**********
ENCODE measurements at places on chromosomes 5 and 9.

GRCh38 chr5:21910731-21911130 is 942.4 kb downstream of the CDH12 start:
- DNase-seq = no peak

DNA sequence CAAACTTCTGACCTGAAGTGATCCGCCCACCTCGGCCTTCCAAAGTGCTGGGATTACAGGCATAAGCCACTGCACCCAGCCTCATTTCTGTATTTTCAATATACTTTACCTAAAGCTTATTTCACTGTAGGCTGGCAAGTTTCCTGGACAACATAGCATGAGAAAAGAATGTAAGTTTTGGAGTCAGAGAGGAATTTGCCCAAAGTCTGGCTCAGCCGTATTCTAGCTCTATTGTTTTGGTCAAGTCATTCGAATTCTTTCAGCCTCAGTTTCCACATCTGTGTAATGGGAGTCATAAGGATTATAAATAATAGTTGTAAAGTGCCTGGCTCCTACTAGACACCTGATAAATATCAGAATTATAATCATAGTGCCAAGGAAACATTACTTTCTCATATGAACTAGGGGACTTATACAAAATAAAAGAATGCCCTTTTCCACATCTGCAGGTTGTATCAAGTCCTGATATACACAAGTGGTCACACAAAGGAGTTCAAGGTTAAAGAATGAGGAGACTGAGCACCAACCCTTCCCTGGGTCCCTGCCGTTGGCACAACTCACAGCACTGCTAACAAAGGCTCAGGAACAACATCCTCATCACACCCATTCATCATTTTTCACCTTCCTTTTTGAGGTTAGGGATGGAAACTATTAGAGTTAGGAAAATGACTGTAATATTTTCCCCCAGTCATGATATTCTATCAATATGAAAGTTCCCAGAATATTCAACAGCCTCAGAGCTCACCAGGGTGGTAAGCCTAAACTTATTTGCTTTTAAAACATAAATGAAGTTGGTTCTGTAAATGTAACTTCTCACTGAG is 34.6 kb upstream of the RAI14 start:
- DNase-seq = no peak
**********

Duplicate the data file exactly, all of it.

ENCODE measurements at places on chromosomes 5 and 9.

GRCh38 chr5:21910731-21911130 is 942.4 kb downstream of the CDH12 start:
- DNase-seq = no peak

DNA sequence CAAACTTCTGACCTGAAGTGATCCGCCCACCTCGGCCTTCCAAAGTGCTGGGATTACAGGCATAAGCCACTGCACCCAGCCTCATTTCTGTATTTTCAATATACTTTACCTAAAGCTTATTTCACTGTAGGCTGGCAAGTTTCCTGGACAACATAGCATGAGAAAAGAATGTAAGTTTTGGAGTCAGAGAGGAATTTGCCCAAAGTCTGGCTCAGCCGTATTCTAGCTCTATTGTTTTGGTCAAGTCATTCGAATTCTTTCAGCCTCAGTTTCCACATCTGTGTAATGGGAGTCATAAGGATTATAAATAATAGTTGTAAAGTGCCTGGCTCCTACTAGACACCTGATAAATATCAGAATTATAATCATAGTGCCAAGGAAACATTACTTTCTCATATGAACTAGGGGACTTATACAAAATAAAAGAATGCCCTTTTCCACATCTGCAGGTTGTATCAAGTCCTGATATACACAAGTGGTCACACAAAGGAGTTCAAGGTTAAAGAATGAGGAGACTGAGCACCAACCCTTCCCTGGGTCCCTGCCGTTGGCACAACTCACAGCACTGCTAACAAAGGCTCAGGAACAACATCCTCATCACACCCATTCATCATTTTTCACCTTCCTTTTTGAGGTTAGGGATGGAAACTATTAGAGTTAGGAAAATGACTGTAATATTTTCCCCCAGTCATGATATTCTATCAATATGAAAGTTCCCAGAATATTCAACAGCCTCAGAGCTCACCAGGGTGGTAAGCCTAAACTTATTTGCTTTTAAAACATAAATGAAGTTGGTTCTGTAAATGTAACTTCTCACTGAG is 34.6 kb upstream of the RAI14 start:
- DNase-seq = no peak